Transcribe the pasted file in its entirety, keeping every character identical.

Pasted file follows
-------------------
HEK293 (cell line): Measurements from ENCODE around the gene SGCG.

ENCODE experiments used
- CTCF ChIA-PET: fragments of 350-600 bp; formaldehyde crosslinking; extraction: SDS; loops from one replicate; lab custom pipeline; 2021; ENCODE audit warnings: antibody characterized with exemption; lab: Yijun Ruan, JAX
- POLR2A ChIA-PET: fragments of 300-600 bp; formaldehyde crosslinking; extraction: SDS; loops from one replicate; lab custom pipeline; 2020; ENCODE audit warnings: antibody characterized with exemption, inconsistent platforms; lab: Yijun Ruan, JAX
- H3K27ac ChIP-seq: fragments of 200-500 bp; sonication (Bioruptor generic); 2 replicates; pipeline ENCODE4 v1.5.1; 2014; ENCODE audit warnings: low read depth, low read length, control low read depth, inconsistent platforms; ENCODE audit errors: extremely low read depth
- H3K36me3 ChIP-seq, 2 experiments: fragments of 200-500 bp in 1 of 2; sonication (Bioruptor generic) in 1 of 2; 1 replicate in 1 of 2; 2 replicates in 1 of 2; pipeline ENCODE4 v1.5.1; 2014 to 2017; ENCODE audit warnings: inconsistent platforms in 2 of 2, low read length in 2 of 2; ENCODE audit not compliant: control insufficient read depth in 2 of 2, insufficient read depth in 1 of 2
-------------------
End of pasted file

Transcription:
HEK293 (cell line): Measurements from ENCODE around the gene SGCG.

ENCODE experiments used
- CTCF ChIA-PET: fragments of 350-600 bp; formaldehyde crosslinking; extraction: SDS; loops from one replicate; lab custom pipeline; 2021; ENCODE audit warnings: antibody characterized with exemption; lab: Yijun Ruan, JAX
- POLR2A ChIA-PET: fragments of 300-600 bp; formaldehyde crosslinking; extraction: SDS; loops from one replicate; lab custom pipeline; 2020; ENCODE audit warnings: antibody characterized with exemption, inconsistent platforms; lab: Yijun Ruan, JAX
- H3K27ac ChIP-seq: fragments of 200-500 bp; sonication (Bioruptor generic); 2 replicates; pipeline ENCODE4 v1.5.1; 2014; ENCODE audit warnings: low read depth, low read length, control low read depth, inconsistent platforms; ENCODE audit errors: extremely low read depth
- H3K36me3 ChIP-seq, 2 experiments: fragments of 200-500 bp in 1 of 2; sonication (Bioruptor generic) in 1 of 2; 1 replicate in 1 of 2; 2 replicates in 1 of 2; pipeline ENCODE4 v1.5.1; 2014 to 2017; ENCODE audit warnings: inconsistent platforms in 2 of 2, low read length in 2 of 2; ENCODE audit not compliant: control insufficient read depth in 2 of 2, insufficient read depth in 1 of 2